Different types of prostate cancer treatments are recognized by the International Scientific Society, so which one should a patient choose between surgery, active surveillance, external radiotherapy, and curie therapy?
In fact, for a same pathology, different treatment options are available. To decide, the patient should know the different treatments and their toxicities. To do so, we advise him to consult his doctor or oncologist and ask about the different procedure, their efficiency and their side effects that could impact his standard of living.
The New England Journal of Medicine published the study “10 years outcomes after monitoring surgery or radiotherapy for localized prostate cancer” highlighting that the survival rates of the patients were identical for surgery, radiotherapy treatment and active surveillance. Even if the survival rates were the same, the patients who chose the active surveillance were those who developed the highest number of metastasis requiring for 60% of them the use of surgery or radiotherapy during the follow up as stipulated on the below curves.
Considering the treatments have the same efficiency, selecting a treatment will depend on the toxicities and their impact on the standard of living.
The patient can compare the impact of the three methods on the following graphic; the blue curve is representing the radiotherapy, the red one represents the surgery, and the yellow one the active surveillance.
As you can see on those graphics extracted from the study mentioned earlier, the sexual potency 2 years after the randomization was similar for patients who were treated by radiotherapy and the ones who were in active surveillance.
Moreover, the radiotherapy shows less urinary incontinence than the surgery which includes an anaesthetic risk, but it gave some rectal bleeding called proctitis to the patient. Usually, this side effect does not present any vital consequence.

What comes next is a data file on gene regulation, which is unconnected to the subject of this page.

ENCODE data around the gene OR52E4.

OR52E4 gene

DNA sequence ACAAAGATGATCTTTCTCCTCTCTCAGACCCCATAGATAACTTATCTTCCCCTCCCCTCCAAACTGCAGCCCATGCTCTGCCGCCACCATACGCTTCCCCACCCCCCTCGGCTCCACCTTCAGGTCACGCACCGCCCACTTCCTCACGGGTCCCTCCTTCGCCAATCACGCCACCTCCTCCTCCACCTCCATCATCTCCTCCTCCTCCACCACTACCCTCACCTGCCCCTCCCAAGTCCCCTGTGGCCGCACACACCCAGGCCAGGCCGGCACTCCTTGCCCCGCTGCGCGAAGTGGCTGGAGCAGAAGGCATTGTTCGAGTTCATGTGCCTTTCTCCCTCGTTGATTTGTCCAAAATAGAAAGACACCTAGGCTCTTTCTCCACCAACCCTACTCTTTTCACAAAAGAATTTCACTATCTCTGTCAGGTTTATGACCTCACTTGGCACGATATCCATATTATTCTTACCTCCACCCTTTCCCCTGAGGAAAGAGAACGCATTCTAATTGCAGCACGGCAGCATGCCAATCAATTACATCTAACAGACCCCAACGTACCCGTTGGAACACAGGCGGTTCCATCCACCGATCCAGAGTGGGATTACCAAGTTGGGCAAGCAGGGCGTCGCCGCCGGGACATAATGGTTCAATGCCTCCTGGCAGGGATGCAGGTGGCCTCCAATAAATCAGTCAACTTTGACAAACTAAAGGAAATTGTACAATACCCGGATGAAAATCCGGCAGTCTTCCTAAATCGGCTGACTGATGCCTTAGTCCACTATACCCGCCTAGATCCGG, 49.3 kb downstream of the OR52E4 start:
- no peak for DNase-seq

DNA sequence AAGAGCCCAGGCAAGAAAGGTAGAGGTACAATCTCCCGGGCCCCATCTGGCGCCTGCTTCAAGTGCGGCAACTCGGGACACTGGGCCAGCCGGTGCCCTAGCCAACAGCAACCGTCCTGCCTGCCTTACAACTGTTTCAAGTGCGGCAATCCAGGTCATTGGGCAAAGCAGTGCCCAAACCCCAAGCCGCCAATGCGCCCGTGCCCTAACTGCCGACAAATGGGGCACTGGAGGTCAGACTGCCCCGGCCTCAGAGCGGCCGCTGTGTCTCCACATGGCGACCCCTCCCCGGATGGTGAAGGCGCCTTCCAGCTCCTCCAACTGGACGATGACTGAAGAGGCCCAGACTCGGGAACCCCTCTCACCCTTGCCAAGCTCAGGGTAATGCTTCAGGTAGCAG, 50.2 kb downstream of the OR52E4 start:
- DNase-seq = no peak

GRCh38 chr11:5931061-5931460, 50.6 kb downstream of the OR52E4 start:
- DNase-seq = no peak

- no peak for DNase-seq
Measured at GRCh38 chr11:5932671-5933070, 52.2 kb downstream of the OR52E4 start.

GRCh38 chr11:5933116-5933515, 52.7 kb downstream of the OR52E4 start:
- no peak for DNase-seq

Considering all we explained, which treatment should a patient choose?
First, the treatment choice will vary from a patient to another, depending on the personal preferences regarding the side effects and the impact it has on his personal life.
In the factors to be examined, the patient should keep in mind that the radiotherapy results presented earlier were delivered during 35 sessions. It corresponds to approximately 7 or 8 weeks of treatment which can be long for some patients.
Also, the toxicities of each option must be examined.
Does the patient think that the urinary incontinence or rectal bleedings are unpleasant and is the patient ready to live with those side effects for a certain time?
The treatment selection is a personal judgment according to the patient’s priorities regarding the toxicities. It is to remind that the treatment might not be available nearby the patient’s dwelling.
In the New England Journal of Medicine, the patients were treated more than 20 years ago, in the 1990s.
Since then, new techniques have been developed such as the implementation of intensity modulated radiation therapy. Those methods considerably improved radiotherapy treatments, allowing them to be more precise and to reduce margin around the tumour. This leads to less toxicities around 3 to 5% for rectal bleeding, 0% of urinal incontinence and 30% of erectile dysfunction.
Those new techniques also permit to reduce the overall treatment time by increasing the doses per session: 4 weeks instead of 7 or 8. Thanks to last generation techniques, such as stereotactic radiation therapy, the treatment can even be reduced to two weeks (5 sessions).
The stereotactic radiation therapy implies a sub-millimetric precision that could be achieved by tracking gold seeds implanted in the prostate or by following the prostate with ultrasound during the session.
With this technic, the whole treatment can be achieved in less than 9 sessions.
Stereotactic radiotherapy efficiency and safety is being proved each day by the scientific community.
For example, the following meta-analysis published in 2019 in the International Journal of Radiotherapy (IJROBP) shows that 7 years after treatment, on 93% of over 6,000 patients in biochemical control of the PSA, only 1.1% of them still had intestinal gastro disease and 0.2% had urinary toxicities.
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